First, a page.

In the global race for energy storage technologies, the Oslo-based start-up EnergyNest takes the lead. In cooperation with the Italian oil & gas major Eni the first thermal energy storage for CO2-free power generation will be built in Sicily, Italy. EnergyNest is headed by Dr. Christian Thiel.
Around a dozen start-ups globally are busy with the development of highly efficient energy storage technologies for industrial applications; partly financed by Bill Gates, Jeff Bezos, Richard Branson, Hasso Plattner, Jack Ma via the investment fond Breakthrough Energy Ventures. The objective of these efforts being the effective integration of renewable energies and matching its supply with actual demand through smart and flexible storage systems, enabling for example: solar energy during the night or power from wind turbines during calm.
No company has gotten as far as Norwegian EnergyNest, which is led by Christian Thiel. Just a few days ago, Thiel signed a commercial contract for the supply of the first industrial energy storage project with EnergyNest Thermal Batteries. This project, under the lead of Italian oil & gas major Eni, is located in a refinery on the southern coast of Sicily.
Christian Thiel: “The hype around energy storage technologies is huge, and rightfully so. Already today, we have technologies for industrial applications at hand for sector coupling and true advancements in the energy transition. Energy storage is about the entire energy spectrum: The heat market for energy storage solutions has been largely overlooked until now. Unfortunately, many traditional energy companies, utilities as well as energy-intensive industry are still caught in old thinking. This hampers fast progress, true environmental responsibility as well as new profitable business models. We applaud the leadership of Eni to actively adapt new technologies in their business and operations. Thermal Batteries are now on the radar.”
Eni is the first energy company globally that is implementing EnergyNest’s novel Thermal Battery on industrial scale. In the Gela project a Thermal Battery is connecting an existing concentrate solar power (CSP) installation and a steam turbine for power generation. This installation produces solar energy during the day and stores parts of it in EnergyNest’s Thermal Battery. During night time the Thermal Battery release this energy for required power generation, that until now has been produced by the means of fossil fuels. As a result, the carbon footprint of Eni’s production site is being reduced, energy management becomes much more efficient. The Thermal Battery is scheduled to start operations in the second half of 2020 and will save 60 tons CO2 emissions per year. For Eni the Thermal Battery from EnergyNest represents a breakthrough technology for the reduction of industrial greenhouse gas emissions.
EnergyNest is an award-winning (Mission Innovation TOP 100 Global Innovations, Nordic Cleantech winner, Horizon2020 SME-I Award, WWF Climate Solver) Norwegian technology company and was founded in 2011. The company has developed a highly flexible Thermal Battery, which enables customers along the entire energy system to maximize the value of their energy. A demonstration unit in Masdar City (Abu Dhabi) has been successfully tested over several years and performance externally validated in 2017 by DNV GL. During 2018 a production hub for Thermal Batteries was inaugurated in Rotterdam. Thermal Batteries from EnergyNest are designed in accordance to 20-feet intermodal containers (6x2x2 meters), modular, fully scalable and environmentally friendly. The storage medium is the high performance concrete Heatcrete®, which is superior in heat conductivity, heat capacity and mechanical strength with a life span of 30-50 years without any degradation.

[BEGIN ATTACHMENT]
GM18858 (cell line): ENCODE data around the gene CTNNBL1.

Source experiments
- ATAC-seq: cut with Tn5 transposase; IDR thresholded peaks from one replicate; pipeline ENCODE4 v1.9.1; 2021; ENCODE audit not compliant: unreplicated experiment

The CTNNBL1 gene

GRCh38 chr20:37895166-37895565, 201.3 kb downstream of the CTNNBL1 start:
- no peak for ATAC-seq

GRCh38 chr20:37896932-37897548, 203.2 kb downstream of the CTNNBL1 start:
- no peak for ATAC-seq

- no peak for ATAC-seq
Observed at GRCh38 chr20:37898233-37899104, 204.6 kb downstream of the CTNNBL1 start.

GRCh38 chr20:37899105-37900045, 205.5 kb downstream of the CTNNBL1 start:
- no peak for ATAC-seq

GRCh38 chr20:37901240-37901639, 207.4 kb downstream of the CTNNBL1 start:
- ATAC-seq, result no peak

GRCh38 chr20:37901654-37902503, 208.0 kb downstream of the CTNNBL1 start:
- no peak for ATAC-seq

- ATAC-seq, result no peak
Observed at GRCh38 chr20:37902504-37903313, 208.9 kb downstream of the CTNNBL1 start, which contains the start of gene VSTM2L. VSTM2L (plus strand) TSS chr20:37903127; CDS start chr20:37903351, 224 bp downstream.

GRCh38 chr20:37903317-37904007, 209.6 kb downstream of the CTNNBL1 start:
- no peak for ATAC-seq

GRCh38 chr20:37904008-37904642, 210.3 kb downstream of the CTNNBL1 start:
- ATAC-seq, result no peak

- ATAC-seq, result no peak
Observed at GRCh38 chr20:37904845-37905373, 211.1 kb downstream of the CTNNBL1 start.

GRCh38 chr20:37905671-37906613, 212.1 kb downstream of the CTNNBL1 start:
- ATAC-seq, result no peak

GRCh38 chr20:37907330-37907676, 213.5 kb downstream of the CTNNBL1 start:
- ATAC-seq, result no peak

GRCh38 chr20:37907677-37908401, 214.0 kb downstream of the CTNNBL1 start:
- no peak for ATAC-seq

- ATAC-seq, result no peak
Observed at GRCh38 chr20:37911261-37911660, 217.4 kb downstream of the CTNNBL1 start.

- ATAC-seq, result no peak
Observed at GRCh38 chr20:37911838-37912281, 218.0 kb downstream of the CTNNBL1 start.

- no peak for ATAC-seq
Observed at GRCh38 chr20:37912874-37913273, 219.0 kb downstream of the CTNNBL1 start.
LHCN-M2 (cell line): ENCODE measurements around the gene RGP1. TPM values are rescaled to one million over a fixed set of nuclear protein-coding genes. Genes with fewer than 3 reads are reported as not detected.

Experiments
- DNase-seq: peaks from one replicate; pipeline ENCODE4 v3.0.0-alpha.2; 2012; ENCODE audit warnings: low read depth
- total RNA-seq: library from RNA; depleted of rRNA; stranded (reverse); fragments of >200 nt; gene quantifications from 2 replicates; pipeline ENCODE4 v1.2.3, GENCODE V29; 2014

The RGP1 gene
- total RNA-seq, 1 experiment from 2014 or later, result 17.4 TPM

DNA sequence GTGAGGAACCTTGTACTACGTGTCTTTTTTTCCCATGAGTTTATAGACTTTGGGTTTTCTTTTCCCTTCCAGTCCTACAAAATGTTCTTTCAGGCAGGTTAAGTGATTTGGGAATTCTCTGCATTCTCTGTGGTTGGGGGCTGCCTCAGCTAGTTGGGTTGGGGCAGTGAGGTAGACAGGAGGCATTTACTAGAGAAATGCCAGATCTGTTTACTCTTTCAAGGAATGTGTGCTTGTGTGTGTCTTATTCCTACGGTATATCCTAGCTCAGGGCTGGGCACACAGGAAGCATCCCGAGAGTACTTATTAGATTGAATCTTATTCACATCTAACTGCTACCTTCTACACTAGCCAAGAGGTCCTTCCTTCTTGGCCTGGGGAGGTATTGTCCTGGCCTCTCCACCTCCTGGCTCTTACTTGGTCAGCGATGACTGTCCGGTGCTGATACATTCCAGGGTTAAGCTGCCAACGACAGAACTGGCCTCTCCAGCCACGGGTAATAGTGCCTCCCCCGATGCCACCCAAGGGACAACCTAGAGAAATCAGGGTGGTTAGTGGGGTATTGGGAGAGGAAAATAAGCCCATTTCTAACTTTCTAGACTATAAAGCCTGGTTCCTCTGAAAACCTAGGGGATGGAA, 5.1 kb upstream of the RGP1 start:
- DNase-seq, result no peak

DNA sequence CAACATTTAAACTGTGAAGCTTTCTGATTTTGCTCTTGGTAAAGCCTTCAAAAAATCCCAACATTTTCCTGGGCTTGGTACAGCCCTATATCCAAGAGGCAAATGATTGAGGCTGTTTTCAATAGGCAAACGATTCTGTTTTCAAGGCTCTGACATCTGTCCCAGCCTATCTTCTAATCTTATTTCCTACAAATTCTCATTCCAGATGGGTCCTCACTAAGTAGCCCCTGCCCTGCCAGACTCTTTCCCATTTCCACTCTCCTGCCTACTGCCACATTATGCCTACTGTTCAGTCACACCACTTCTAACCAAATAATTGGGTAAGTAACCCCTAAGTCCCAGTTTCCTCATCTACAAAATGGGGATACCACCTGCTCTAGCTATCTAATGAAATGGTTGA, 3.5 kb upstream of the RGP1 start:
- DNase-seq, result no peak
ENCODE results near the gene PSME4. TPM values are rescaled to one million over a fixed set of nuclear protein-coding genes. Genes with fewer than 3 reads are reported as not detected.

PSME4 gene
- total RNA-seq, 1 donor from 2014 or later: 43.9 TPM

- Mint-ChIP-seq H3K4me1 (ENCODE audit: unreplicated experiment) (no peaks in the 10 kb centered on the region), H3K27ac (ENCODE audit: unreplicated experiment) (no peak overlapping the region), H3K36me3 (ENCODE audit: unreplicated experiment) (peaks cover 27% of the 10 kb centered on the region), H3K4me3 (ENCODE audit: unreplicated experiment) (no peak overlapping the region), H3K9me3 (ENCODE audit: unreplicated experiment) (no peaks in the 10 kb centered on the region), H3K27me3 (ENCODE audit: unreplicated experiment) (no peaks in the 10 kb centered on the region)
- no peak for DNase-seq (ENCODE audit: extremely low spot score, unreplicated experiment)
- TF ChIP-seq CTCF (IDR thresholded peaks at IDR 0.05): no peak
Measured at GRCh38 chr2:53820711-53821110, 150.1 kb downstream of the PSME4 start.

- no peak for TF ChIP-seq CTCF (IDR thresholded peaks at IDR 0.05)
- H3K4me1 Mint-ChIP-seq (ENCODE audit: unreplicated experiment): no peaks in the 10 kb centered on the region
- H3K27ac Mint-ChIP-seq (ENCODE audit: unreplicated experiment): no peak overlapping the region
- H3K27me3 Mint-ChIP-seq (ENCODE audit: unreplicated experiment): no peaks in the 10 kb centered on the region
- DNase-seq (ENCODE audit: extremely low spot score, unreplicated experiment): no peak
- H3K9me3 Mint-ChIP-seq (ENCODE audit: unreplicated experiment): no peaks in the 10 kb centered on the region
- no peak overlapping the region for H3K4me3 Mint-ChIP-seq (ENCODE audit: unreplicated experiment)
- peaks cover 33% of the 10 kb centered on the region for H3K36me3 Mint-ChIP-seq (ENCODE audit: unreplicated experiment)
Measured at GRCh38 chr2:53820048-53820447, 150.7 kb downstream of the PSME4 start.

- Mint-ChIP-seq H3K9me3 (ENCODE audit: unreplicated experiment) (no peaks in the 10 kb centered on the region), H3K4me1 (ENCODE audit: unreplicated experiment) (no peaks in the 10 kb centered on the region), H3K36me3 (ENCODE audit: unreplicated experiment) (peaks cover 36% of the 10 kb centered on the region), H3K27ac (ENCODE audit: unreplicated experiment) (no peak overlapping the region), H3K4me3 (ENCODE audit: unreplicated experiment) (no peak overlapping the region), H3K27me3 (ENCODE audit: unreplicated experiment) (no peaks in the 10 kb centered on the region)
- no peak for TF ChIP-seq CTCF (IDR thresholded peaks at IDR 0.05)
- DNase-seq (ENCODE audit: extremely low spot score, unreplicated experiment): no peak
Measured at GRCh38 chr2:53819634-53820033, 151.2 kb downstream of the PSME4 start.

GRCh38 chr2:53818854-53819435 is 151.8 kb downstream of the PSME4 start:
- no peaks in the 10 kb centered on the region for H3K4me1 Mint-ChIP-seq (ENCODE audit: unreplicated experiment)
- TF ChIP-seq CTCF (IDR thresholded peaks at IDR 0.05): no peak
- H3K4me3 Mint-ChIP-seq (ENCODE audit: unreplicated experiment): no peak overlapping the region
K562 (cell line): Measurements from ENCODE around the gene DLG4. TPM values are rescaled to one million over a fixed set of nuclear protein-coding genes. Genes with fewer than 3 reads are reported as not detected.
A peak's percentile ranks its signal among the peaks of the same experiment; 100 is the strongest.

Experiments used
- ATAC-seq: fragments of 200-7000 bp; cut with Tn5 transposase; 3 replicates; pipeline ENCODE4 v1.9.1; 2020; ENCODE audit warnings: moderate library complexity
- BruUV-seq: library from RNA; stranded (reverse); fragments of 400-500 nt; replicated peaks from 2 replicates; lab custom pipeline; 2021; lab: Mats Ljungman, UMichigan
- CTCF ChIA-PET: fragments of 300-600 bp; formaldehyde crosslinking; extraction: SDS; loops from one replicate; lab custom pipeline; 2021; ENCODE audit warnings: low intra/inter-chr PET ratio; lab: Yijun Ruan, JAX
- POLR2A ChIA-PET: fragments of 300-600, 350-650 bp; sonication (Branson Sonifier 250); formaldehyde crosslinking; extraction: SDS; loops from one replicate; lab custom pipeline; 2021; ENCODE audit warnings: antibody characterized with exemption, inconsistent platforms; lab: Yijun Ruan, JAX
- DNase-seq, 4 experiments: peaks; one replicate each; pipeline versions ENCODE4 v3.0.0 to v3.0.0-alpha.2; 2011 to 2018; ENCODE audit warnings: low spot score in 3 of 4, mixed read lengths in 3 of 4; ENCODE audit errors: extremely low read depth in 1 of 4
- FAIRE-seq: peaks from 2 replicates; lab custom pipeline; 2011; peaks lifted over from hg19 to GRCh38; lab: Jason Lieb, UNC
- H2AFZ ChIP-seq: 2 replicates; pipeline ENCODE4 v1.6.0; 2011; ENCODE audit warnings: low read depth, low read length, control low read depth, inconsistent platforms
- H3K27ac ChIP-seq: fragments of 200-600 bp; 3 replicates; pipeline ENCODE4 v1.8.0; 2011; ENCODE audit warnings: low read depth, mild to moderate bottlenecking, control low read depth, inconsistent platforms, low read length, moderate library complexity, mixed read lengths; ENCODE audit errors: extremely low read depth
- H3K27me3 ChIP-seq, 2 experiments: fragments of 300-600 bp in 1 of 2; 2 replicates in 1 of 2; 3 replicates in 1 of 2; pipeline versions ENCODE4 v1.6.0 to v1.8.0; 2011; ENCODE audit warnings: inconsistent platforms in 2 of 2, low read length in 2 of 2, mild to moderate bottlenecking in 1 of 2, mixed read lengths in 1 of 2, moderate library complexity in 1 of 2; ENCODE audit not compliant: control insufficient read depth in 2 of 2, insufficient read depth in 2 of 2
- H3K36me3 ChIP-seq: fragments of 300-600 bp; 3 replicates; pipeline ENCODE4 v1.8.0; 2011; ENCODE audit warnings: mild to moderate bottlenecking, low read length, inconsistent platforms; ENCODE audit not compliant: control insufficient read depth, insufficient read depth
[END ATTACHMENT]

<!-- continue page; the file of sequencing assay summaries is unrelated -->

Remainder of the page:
The energy research firm Aurora Energy Research (Oxford, Berlin) estimates the Thermal Battery market for industrial electrification, power plant flexibilization and industrial waste-heat-recovery at around EUR 300 billion until 2030. This attracts investors. Just recently, the investment fond Breakthrough Energy Ventures funded the start-up “Malta Inc.” in Cambridge, Massachusetts with USD 26 million. Two weeks ago, the Japanese fond Softbank invested 110 million into Lugano based “Energy Vault”. Both companies are still in the technology development phase and so far without real project installations and paying customers. However, EnergyNest is already offering a market-ready solution with demonstrated commercial pull from global customers.
Christian Thiel (born in 1976) is CEO of EnergyNest AS and turned the Norwegian start-up within just 5 years from and a concept developer into a commercially operating company. Born and raised in former Eastern Germany, Christian Thiel is globally the first CEO, who successfully brought a novel thermal energy storage technology to market. Christian has an industrial background from BMW Group and worked several years at McKinsey. Before heading EnergyNest he was part of the management team for a German wind turbine manufacturer.